Review, Nelson, A.C., Dawkins, C.J. & Thomas W. Sanchez, T.W. (eds. 2008) The Social Impacts of Urban Containment, Ashgate.
Journal of Regional Science, 49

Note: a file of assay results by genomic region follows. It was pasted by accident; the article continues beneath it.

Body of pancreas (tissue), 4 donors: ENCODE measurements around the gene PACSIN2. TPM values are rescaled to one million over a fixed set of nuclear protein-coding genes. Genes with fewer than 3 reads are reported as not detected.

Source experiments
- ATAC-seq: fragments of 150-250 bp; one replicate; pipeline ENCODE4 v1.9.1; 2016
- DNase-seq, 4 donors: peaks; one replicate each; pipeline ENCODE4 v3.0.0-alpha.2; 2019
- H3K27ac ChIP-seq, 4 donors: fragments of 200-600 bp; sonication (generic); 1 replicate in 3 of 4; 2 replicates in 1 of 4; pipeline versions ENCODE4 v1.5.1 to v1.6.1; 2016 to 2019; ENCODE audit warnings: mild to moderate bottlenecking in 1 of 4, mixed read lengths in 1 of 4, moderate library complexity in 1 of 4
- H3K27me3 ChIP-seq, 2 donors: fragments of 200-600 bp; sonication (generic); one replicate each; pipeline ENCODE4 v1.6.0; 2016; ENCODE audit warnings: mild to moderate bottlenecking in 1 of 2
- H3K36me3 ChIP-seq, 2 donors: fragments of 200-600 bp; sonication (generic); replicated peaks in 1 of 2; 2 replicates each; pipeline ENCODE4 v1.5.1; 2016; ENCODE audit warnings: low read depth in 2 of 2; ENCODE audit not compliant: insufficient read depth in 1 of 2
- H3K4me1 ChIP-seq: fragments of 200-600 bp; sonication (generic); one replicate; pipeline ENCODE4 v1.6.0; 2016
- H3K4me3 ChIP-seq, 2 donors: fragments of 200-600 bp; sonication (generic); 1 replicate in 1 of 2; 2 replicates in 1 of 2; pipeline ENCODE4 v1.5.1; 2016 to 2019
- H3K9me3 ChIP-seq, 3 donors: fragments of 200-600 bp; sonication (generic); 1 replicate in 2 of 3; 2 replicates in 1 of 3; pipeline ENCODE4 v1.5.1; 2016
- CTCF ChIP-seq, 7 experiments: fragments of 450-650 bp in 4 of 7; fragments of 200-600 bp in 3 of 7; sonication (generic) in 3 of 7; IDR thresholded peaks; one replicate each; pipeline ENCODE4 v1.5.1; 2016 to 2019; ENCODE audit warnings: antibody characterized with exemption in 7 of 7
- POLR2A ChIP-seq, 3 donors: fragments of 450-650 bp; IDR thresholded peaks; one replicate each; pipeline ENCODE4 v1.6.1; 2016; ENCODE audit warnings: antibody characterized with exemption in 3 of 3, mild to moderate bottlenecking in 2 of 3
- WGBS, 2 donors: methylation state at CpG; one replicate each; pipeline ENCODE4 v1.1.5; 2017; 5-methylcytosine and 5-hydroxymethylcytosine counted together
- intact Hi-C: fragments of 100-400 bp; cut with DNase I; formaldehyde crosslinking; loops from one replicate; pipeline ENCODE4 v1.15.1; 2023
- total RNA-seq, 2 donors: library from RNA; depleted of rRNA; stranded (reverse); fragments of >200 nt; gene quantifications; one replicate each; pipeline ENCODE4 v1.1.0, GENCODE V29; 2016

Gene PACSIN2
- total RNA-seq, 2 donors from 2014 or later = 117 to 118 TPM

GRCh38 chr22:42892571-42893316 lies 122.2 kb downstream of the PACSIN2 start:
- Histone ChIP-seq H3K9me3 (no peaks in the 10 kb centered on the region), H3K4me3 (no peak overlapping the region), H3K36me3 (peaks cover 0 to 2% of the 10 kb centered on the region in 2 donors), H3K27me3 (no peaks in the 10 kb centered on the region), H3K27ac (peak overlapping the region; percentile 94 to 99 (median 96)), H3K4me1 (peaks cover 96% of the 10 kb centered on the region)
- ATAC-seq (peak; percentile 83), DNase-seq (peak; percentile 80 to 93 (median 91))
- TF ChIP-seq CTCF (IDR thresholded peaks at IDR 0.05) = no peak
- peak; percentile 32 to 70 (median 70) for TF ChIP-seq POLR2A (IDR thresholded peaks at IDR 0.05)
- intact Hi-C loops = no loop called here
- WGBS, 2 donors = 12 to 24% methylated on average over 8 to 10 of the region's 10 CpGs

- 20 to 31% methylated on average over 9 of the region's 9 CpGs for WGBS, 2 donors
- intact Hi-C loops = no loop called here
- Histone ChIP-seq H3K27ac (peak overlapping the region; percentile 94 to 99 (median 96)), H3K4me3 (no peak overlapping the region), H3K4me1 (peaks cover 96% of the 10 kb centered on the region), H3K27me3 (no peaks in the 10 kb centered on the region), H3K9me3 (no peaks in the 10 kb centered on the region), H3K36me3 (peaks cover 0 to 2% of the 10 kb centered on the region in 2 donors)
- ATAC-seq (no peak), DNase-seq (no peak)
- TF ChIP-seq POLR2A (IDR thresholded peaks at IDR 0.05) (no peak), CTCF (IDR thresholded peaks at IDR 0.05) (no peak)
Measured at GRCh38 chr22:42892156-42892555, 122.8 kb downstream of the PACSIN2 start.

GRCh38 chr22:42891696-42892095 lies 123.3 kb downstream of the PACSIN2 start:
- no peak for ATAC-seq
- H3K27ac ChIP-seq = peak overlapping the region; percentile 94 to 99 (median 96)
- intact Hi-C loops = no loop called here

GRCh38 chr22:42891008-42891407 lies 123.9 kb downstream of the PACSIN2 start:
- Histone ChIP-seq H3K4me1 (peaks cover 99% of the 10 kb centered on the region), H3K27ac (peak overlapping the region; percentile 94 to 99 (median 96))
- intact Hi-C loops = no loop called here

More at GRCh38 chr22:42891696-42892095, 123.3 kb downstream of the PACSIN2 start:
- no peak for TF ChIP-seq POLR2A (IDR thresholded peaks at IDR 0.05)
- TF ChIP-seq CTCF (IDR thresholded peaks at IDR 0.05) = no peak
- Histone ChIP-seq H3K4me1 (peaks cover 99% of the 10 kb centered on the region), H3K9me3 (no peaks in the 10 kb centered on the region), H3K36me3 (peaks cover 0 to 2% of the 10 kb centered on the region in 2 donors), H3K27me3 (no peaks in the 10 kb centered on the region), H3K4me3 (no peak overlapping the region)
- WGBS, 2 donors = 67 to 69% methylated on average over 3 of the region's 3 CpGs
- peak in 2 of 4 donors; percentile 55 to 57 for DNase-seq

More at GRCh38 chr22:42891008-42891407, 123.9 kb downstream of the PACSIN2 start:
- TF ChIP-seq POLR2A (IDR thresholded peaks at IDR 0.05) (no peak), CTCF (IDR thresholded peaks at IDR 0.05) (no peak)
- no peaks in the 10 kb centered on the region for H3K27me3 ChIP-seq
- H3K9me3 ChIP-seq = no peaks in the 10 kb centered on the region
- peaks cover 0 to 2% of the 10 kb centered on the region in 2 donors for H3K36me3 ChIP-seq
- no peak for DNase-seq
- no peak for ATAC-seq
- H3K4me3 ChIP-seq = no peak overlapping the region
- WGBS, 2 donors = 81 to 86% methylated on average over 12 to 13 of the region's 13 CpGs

Urban containment does not fit easily with popular images of the United States. We all know that the land of opportunity has wide-open spaces, low-density suburbs, automobile-dependent lifestyles, and large shopping malls: the result of unrestricted, successful individualism and commerce. Media suggest that these places contrast with the problematic ones we see on films and in the news: impoverished and dangerous ghettos; failed town centers; flooded, polluted, or devastated run-down suburbs; trailer parks; and other less attractive places where poor people and members of low-status ethnic minorities live. Nelson, Dawkins, and Sanchez dispel the simplistic myth that perpetuates the world of West Side Story, The Graduate, and Desperate Housewives. They also give the gentrification of Frasier, Sex in the City, and Friends rigorous treatment. Unusually for a textbook the book reports research findings. Having been told that the United States was late to apply development control in ways that sought to limit the extent of built-up areas, starting in 1958 with an urban growth boundary at Lexington, Kentucky (p. 9), the reader may be surprised to learn of at least 127 containment plans in the United States since then, falling into categories of “weak” or “strong,” and “accommodates” or “restricts” growth.